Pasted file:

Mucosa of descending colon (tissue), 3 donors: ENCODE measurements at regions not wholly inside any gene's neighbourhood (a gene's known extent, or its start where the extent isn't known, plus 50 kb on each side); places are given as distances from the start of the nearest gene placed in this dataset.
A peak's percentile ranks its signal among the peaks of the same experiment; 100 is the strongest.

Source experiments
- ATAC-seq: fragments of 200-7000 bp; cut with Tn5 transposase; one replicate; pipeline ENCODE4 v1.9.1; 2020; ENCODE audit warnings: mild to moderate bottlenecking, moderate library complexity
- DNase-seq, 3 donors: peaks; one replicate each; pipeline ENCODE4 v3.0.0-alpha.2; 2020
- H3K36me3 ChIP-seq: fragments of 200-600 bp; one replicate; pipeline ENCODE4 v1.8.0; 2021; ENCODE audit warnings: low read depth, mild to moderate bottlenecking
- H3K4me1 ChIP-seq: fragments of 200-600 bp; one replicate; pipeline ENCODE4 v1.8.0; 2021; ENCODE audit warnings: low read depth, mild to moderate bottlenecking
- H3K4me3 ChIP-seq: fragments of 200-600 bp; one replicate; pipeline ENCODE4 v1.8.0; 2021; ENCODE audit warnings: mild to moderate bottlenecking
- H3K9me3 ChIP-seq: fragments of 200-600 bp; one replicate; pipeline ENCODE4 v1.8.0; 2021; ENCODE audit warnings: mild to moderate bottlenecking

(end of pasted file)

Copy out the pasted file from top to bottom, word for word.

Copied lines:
Mucosa of descending colon (tissue), 3 donors: ENCODE measurements at regions not wholly inside any gene's neighbourhood (a gene's known extent, or its start where the extent isn't known, plus 50 kb on each side); places are given as distances from the start of the nearest gene placed in this dataset.
A peak's percentile ranks its signal among the peaks of the same experiment; 100 is the strongest.

Source experiments
- ATAC-seq: fragments of 200-7000 bp; cut with Tn5 transposase; one replicate; pipeline ENCODE4 v1.9.1; 2020; ENCODE audit warnings: mild to moderate bottlenecking, moderate library complexity
- DNase-seq, 3 donors: peaks; one replicate each; pipeline ENCODE4 v3.0.0-alpha.2; 2020
- H3K36me3 ChIP-seq: fragments of 200-600 bp; one replicate; pipeline ENCODE4 v1.8.0; 2021; ENCODE audit warnings: low read depth, mild to moderate bottlenecking
- H3K4me1 ChIP-seq: fragments of 200-600 bp; one replicate; pipeline ENCODE4 v1.8.0; 2021; ENCODE audit warnings: low read depth, mild to moderate bottlenecking
- H3K4me3 ChIP-seq: fragments of 200-600 bp; one replicate; pipeline ENCODE4 v1.8.0; 2021; ENCODE audit warnings: mild to moderate bottlenecking
- H3K9me3 ChIP-seq: fragments of 200-600 bp; one replicate; pipeline ENCODE4 v1.8.0; 2021; ENCODE audit warnings: mild to moderate bottlenecking